I am persuaded that one of the reasons for the failure of conservatives within the PC(USA) – whether there concerns are theological, spiritual, or political – is a feature also found among conservatives in secular politics. The situation is not identical, but the premise is.

 

Conservatives – mostly in the GOP, but also in other far smaller parties – are foundering. They may or may not do well this November, but that’s quite beside the point. The problem is, even if they do quite well, they will remain unable to actualize a conservative vision.

 

(From my point of view, this has been the case for my entire life. Even when their rhetoric wins, even when they convince enough of the American people they are right, that rhetoric is not translated into policy. Which is, of course, the only point of politics. Policy is all that matters – not on discreet issues but across the board. The fact is, there have been discreet issue policy changes, but the overall, across-the-board policy direction that is decidedly not conservative, continues basically unabated.)

 

No doubt conservatives will argue with this assessment. While progressives may also deny its truth – that is more for public consumption. The basic fact is that the country has been and continues to move in a particular direction. Attribute it to cultural evolution, to the tide of history, degeneration, to whatever framework appeals to you – but it is an overall truth.

 

Of late, conservatives, and the GOP in particular, has struggled more than usual.

 

This is not a product of a hostile media – though conservatives do have far fewer media allies than progressives. It is not a product of IRS and related government suppression of conservatives – though that is appallingly anti-Constitutional and an abuse of power. It is not the result of their failure to reach out to minority groups – though their efforts have been less than effective. It isn’t even the result of the great appeal of progressive arguments – they’re not markedly superior to conservative ones. All of these may be factors, but they’re minor factors.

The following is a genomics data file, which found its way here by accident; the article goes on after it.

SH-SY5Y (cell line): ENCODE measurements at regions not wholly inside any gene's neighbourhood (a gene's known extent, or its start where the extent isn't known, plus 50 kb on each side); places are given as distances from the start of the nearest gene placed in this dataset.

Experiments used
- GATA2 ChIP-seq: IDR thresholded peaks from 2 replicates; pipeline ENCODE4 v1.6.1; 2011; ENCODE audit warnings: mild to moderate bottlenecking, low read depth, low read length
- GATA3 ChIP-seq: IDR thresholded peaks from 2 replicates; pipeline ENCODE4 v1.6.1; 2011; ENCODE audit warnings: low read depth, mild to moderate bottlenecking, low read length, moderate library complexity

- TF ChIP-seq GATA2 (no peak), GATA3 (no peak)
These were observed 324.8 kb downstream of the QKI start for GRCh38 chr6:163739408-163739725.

The main problem is that conservatives suffer from big tent syndrome. I don’t mean here that conservatism is a big tent, but that there are four or five different types of conservative. These have conflicting goals and priorities. They have incompatible philosophies. For these reason, conservatives have been unable to select compelling national candidates; conservatives have been unable to articulate a clear point of view; conservatives have fought nasty and personal battles among themselves – that are, at times, as beyond the pale as anything progressives are able to throw at them; conservatives have singularly lacked the ability to unite around their common ground. And most importantly, conservative voters have faced the choice of voting for what they see as the lesser of two evils, or staying home.

 

I personally believe the GOP will continue to founder until it decides what it truly is. I notice that progressives have the same problem on paper – progressive subgroups want mutually exclusive policies – but when it comes to campaigns, they don’t seem to suffer from the same effect. Read the rest of this entry »